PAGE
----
The son of a builder, Jack Brymer started his working life as teacher. made a number of commercial recordings, including three of Mozart’s clarinet concerto. Informational, witty, and blunt, Jack Brymer’s “Clarinet” is a necessary read for all clarinetists. I personally guarantee that as you read this book as you practice. Widely considered the dean of British clarinetists up to his death in , Jack Brymer once said that “the ability to play the clarinet is the ability to overcome the .
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He and Sir Thomas set a wonderful leisurely tempo for [the second movement], so it just unfolds, one gorgeous line at a time.
The LSO paid Brymer the unusual tribute of mounting a special concert to mark his 70th birthday, and another to mark his 75th. Struggling with an inadequate instrument a sharp-pitch A clarinet with a bit sawn off in the school woodwork room and playing in local bands and amateur orchestras with people much older than himself, he learned his craft in the most practical way.
In using it, he was copying Fritz Kreisler, who according to Carl Flesch had been the first violinist to play with continuous vibrato. He was also well known for a long while as a presenter of radio programmes. Inon the recommendation of professional musicians who had played with Brymer during wartime military service, Sir Thomas Beecham invited him to audition as principal clarinetist of the Royal Philharmonic Orchestra to succeed Reginald Kell.
Inhe joined the RAF as a physical training instructor, doing his basic training at Uxbridge. No trivia or quizzes yet.
Ashley rated it it was amazing Jul 22, This page was jadk edited on 27 Decemberat Sabrina added it Sep 06, Having heard him play, Beecham appointed him to succeed Kell. After his basic training he was promoted to corporal and posted to Morecambe on the north west coast of England as a physical training instructor.
Brymer was also an amazing sax player. I don’t think I saw the Colin David recording, at least not in the mp3 section I downloaded from. Suzanne rated it liked it Jul 22, Genre Classical Easy Listening.
Clarinet Tone Talk: Jack Brymer, English master clarinetist
I wish I could feel more enthused about modern British players. The Clarinet Concerto has never been recorded better.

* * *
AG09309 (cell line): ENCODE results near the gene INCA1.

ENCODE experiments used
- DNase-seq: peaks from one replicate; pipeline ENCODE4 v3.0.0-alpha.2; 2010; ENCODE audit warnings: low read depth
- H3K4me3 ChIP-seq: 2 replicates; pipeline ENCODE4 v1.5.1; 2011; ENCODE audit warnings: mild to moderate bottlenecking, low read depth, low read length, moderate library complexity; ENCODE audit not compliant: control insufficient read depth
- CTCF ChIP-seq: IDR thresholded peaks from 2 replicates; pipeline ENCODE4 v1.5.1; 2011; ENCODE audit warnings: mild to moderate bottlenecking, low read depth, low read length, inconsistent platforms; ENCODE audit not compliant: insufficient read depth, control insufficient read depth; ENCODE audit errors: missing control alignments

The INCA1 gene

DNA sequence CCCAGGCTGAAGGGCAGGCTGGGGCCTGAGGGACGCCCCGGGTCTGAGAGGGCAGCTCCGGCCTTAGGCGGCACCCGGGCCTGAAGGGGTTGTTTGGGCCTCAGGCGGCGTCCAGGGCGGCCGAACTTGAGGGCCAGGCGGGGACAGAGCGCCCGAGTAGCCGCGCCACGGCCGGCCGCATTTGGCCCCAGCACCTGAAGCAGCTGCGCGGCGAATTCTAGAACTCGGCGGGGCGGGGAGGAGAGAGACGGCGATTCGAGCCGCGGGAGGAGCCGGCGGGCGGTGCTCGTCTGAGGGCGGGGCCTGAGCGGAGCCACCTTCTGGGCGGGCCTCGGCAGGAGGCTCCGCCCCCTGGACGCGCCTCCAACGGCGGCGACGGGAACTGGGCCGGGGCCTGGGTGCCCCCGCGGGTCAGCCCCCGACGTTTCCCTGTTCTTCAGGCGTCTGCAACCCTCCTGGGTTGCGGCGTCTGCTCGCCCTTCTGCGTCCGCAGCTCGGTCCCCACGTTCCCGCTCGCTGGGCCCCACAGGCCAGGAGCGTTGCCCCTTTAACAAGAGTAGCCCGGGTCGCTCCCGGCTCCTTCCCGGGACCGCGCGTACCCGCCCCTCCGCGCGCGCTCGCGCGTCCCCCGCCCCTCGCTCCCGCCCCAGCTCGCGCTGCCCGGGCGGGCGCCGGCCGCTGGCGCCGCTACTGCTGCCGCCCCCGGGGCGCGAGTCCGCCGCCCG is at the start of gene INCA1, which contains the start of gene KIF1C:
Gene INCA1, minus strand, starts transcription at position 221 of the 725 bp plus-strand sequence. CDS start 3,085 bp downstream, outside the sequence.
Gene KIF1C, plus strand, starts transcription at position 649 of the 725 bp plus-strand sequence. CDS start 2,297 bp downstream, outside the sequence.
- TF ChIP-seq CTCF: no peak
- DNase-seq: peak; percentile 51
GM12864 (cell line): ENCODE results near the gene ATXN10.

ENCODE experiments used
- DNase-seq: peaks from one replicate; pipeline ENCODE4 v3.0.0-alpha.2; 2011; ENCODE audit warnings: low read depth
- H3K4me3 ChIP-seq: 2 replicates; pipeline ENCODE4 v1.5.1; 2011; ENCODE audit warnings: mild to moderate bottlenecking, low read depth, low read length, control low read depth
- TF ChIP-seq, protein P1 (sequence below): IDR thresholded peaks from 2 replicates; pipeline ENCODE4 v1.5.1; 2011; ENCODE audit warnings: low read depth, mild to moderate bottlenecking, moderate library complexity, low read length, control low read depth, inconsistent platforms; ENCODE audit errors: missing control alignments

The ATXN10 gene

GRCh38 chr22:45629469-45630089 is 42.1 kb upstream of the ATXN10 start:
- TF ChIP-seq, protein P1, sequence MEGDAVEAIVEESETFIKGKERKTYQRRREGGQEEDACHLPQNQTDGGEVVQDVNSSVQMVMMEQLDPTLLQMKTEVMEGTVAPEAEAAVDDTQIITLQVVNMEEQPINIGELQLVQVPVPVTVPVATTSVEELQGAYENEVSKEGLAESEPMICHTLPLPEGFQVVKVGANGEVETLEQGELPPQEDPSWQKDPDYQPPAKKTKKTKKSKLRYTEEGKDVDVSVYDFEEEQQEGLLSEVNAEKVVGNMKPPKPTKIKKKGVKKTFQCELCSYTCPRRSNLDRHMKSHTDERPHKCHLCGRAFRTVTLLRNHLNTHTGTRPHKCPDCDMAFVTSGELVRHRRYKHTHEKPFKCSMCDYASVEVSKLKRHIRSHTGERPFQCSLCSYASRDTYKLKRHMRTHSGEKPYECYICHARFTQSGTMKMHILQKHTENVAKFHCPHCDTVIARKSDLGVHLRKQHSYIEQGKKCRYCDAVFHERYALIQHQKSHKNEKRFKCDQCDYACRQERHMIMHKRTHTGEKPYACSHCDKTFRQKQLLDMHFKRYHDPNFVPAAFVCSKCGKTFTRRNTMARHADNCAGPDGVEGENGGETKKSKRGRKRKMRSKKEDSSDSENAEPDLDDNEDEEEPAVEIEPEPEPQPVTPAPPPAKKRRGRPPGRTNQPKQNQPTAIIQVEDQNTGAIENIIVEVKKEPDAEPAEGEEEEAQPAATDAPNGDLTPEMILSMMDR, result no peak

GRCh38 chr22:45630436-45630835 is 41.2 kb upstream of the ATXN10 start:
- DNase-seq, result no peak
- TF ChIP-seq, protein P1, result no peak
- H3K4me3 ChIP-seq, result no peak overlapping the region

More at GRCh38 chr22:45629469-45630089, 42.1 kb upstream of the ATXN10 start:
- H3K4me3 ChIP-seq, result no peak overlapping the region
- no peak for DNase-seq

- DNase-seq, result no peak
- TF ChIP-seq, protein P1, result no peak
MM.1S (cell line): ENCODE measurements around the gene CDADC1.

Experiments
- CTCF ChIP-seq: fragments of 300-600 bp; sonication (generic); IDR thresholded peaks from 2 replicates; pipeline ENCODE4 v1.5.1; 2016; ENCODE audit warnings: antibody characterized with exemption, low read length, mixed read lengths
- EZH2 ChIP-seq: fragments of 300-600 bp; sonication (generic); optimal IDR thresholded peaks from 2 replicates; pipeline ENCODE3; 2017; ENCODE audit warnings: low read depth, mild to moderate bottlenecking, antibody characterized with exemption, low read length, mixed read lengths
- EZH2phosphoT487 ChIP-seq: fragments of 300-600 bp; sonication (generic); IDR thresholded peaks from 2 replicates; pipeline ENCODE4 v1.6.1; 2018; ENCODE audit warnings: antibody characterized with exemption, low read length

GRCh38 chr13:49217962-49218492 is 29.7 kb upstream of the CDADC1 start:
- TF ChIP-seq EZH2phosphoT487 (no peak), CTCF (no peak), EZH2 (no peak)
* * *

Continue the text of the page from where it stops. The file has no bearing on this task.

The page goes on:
George Huba rated it it was amazing May 05, Died September 15, in Brighton, Sussex, England. I agree that Brymer probably achieved the ideal tone in some of his recordings.
Eduardo Pinheiro added it Jan 13, But, surely, it is also creative for a bryme to influence other performers. Additional sections discuss the mechanics and physics of the instrument such as tuning, the reed, fingerings and maintenance.
Cassandra Ray marked it as to-read Jul 14, Miranda Parker added it Mar 08, Want to Read Currently Reading Read. Brymer’s first reaction was to think it was a practical jacck, with one of his musical friends impersonating Beecham’s familiar lordly drawl.
Clarinet by Jack Brymer
Paperbackpages. Frederick Thurston and Reginald Kell unwittingly betrayed their methods to me, but I also decided that I wanted to play in certain ways that they had never done.
For me, the best of his Mozart concertos is the one with Colin Davis both as a performance and for the full rich sound. Goodreads helps you keep track of books you want to read. They are luxuriating in some of the most beautiful music ever written; they refuse to drive it.
Some recordings may exist of broadcast performances which were not issued on commercial labels. Radimir Shevchenko marked it as to-read Jul 22, Charlea marked it as to-read Jun iack, In the classical chamber repertory, Brymer was associated with several groups.
Jack Brymer – Tribute page
Brymer died in Redhill, Surrey at the age of It’s a disgrace it’s never been on CD. However, I’ll make an exception for his Copland concerto, which is the best I know in terms of sound and excitement. It was at Goldsmiths that he first met Joan Richardson, a violinist and viola player.
There was bdymer son of the marriage. I have come to believe that a little “belly” in the sound is effective and desirable.
The version he remembered with the most pleasure was the first, made in one session in under Beecham. For any serious clarinet player, this book is an absolute must. But I think I can also now listen to him objectively. From Wikipedia, the free encyclopedia. Andrew Cummer marked it as to-read Apr 22,